21 Geo. Mason L. Rev. 313 (2013-2014)
Borne Back Ceaselessly into the Past: Fisher v. University of Texas, the Freedmen's Bureau Act, and the Originalist Meaning of Color Blindness

handle is hein.journals/gmlr21 and id is 325 raw text is: 

2014]


      BORNE BACK CEASELESSLY INTO THE PAST:
  FISHER V. UNIVERSITY OF TEXAS, THE FREEDMEN'S
  BUREAU ACT, AND THE ORIGINALIST MEANING OF
                        COLOR BLINDNESS

                      Aderson Bellegarde Franrois*



     The Supreme Court's decision in Fisher v. University of Texas at Aus-
tin' is the most recent iteration of the notion that the U.S. Constitution re-
quires-and American society should aspire to-color blindness. This idea,
which seems to be the only point upon which opponents and proponents of
race-conscious affirmative action programs agree, is more ancient than we
sometimes suppose. Between 1863 and 1868, Congress took up a series of
social welfare legislation generally termed the Freedmen's Bureau Act and
mostly designed to ease assimilation of newly freed slaves into American
society.2 In the course of congressional debates over these pieces of legisla-
tion, and long before Justice Harlan would declare in Plessy v. Ferguson3
that [o]ur constitution is color-blind, and neither knows nor tolerates clas-
ses among citizens,4 there developed a basic narrative of color blindness
that race-conscious remedies are per se unconstitutional; that they only
serve to confer benefits upon a special class of citizens; that they are better
apportioned on the basis of social class rather than race; that they inevitably
breed dependency in blacks and resentment in whites; that they create the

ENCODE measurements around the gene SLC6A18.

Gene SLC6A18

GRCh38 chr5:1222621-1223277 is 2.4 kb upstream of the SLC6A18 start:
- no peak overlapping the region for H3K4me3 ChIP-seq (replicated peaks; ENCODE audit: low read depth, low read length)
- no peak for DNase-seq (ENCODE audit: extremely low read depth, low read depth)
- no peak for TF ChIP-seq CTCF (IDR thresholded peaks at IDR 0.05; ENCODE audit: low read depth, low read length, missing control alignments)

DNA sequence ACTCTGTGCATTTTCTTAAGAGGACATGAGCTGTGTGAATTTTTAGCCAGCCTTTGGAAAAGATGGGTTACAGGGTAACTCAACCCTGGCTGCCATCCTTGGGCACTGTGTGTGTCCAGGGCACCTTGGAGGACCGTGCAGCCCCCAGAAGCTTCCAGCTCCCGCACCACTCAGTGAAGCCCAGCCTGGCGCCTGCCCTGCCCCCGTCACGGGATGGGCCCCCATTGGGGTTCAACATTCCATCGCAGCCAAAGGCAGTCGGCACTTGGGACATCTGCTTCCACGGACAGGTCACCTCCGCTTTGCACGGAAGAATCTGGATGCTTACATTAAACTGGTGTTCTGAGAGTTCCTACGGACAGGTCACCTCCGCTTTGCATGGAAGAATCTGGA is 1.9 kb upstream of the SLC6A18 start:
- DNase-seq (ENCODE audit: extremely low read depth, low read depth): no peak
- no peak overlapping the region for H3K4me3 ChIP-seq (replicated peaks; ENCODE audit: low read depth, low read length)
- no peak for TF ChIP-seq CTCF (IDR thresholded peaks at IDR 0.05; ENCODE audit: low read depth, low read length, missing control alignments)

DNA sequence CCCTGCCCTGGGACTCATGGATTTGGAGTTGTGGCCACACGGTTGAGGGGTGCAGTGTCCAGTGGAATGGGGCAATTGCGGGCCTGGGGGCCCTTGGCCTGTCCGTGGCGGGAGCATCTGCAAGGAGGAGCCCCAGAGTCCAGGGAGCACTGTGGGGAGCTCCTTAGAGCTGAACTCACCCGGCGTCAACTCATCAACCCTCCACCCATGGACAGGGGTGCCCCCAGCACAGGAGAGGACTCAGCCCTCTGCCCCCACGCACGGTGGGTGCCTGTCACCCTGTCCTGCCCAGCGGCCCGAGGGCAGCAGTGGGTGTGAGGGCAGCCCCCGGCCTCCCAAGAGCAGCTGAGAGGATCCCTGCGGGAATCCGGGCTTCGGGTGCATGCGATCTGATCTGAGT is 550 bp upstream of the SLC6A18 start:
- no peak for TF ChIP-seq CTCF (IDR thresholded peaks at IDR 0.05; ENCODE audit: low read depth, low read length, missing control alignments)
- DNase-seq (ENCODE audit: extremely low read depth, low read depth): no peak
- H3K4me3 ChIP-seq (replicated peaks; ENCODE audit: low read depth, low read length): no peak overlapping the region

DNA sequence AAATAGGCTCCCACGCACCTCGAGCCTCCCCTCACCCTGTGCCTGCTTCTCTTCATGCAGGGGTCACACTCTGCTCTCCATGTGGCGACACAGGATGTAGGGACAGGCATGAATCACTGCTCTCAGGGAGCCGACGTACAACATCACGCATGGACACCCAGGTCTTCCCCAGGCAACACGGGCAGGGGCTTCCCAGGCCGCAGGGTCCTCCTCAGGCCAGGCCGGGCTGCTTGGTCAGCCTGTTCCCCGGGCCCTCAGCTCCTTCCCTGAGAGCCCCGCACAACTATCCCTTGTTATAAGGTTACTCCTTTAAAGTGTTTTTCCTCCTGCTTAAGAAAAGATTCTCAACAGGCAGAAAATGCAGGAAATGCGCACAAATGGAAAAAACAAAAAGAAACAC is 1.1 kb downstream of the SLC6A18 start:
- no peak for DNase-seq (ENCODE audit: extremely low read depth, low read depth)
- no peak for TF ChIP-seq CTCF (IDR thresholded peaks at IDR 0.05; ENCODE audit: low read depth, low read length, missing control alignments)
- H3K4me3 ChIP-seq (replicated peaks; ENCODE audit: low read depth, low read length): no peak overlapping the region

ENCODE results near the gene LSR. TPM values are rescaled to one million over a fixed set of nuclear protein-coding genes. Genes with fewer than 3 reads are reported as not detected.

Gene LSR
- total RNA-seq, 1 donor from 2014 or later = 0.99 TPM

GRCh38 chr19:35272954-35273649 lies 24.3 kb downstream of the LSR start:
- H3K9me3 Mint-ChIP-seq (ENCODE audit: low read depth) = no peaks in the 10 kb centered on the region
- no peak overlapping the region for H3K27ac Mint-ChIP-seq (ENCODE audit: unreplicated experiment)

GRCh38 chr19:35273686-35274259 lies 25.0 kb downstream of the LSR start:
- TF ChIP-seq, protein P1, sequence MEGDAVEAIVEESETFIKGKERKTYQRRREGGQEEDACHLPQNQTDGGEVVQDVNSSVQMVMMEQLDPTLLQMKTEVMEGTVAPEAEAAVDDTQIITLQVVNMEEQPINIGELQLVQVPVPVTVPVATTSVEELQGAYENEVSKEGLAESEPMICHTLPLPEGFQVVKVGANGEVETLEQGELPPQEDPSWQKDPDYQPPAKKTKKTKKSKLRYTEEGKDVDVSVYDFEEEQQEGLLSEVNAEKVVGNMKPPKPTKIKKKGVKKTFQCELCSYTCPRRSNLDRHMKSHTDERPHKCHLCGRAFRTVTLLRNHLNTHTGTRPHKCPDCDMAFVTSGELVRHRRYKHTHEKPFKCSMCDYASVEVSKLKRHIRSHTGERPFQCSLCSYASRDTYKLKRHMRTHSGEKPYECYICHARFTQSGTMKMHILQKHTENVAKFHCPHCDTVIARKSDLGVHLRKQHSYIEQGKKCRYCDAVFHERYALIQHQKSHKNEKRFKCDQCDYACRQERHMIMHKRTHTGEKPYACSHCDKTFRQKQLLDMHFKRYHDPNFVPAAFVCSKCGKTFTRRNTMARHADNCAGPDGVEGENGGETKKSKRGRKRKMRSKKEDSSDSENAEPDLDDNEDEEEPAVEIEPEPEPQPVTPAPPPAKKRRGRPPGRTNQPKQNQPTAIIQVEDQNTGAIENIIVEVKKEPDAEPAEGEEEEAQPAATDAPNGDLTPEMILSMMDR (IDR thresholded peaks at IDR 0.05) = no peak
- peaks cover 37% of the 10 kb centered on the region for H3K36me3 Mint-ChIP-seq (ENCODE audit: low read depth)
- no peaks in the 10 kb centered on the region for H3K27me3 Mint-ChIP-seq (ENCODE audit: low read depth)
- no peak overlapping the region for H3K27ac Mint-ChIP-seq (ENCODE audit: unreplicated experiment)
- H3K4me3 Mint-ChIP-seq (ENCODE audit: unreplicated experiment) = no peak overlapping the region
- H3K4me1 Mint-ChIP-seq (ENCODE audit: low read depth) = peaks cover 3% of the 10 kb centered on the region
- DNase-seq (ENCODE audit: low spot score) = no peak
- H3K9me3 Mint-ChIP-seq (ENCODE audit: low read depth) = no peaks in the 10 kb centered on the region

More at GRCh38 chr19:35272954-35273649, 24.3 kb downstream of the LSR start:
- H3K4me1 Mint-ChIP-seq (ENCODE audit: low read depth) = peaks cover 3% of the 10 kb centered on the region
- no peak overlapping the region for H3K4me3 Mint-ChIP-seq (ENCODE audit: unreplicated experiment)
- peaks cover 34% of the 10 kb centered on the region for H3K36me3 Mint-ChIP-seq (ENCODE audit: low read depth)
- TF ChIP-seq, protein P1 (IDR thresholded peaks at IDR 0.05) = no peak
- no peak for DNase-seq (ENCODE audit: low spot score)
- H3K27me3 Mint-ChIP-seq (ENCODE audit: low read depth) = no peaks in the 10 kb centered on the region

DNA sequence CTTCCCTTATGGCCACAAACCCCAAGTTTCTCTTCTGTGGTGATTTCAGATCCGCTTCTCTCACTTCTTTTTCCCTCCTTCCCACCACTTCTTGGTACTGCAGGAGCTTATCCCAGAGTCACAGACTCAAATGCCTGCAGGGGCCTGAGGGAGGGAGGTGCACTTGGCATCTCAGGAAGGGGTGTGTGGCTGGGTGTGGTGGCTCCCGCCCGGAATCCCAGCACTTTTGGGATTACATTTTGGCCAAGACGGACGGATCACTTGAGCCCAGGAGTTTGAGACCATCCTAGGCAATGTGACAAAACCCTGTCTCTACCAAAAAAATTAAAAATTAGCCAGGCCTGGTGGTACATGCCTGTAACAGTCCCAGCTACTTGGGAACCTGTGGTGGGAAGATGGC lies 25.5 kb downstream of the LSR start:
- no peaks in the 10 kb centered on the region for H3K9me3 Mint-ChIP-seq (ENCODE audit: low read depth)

impression that blacks are unable to succeed through their own hard work;
and that, once adopted, these remedies risk extending into perpetuity. Not
much has changed in the intervening 150 years. The narrative of color
blindness has remained remarkably consistent, as has the seemingly sincere
belief on the part of some that it is-or ought to be-the answer to every
race question, the solution to every race problem, and the cure to every race
conflict.





      Associate Professor of Law & Director of Civil Rights Clinic, Howard University School of
Law. I am indebted to David Huynh and Douglas Quzack for their invaluable research and drafting
assistance. I am also grateful to Emily Komfeld and her colleagues at the GEORGE MASON LAW REVIEW
for their gracious invitation to contribute to the Developments section of the Law Review and their
thoughtful work in editing the Essay.
    1 133 S. Ct. 2411 (2013).
    2 See Part 11.
    3 163 U.S. 537 (1896), overruled by Brown v. Bd. of Educ., 347 U.S. 483 (1954).
    4 Id. at 559 (Harlan, J., dissenting).

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